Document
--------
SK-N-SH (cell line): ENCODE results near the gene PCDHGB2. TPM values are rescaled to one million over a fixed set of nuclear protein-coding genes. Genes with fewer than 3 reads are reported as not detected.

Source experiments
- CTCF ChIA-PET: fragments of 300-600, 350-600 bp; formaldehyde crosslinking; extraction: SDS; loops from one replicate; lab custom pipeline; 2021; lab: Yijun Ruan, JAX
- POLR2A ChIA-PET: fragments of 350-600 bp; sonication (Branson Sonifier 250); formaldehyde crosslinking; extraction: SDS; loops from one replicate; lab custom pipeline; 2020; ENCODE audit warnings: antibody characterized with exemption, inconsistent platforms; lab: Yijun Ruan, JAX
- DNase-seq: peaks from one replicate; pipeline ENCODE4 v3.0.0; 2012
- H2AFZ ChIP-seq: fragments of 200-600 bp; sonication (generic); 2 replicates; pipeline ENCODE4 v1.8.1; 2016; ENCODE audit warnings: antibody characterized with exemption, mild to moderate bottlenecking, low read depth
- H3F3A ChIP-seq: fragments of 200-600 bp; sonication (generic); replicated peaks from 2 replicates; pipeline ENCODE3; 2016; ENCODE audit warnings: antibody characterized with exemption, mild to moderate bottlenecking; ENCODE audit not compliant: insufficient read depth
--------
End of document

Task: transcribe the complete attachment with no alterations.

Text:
SK-N-SH (cell line): ENCODE results near the gene PCDHGB2. TPM values are rescaled to one million over a fixed set of nuclear protein-coding genes. Genes with fewer than 3 reads are reported as not detected.

Source experiments
- CTCF ChIA-PET: fragments of 300-600, 350-600 bp; formaldehyde crosslinking; extraction: SDS; loops from one replicate; lab custom pipeline; 2021; lab: Yijun Ruan, JAX
- POLR2A ChIA-PET: fragments of 350-600 bp; sonication (Branson Sonifier 250); formaldehyde crosslinking; extraction: SDS; loops from one replicate; lab custom pipeline; 2020; ENCODE audit warnings: antibody characterized with exemption, inconsistent platforms; lab: Yijun Ruan, JAX
- DNase-seq: peaks from one replicate; pipeline ENCODE4 v3.0.0; 2012
- H2AFZ ChIP-seq: fragments of 200-600 bp; sonication (generic); 2 replicates; pipeline ENCODE4 v1.8.1; 2016; ENCODE audit warnings: antibody characterized with exemption, mild to moderate bottlenecking, low read depth
- H3F3A ChIP-seq: fragments of 200-600 bp; sonication (generic); replicated peaks from 2 replicates; pipeline ENCODE3; 2016; ENCODE audit warnings: antibody characterized with exemption, mild to moderate bottlenecking; ENCODE audit not compliant: insufficient read depth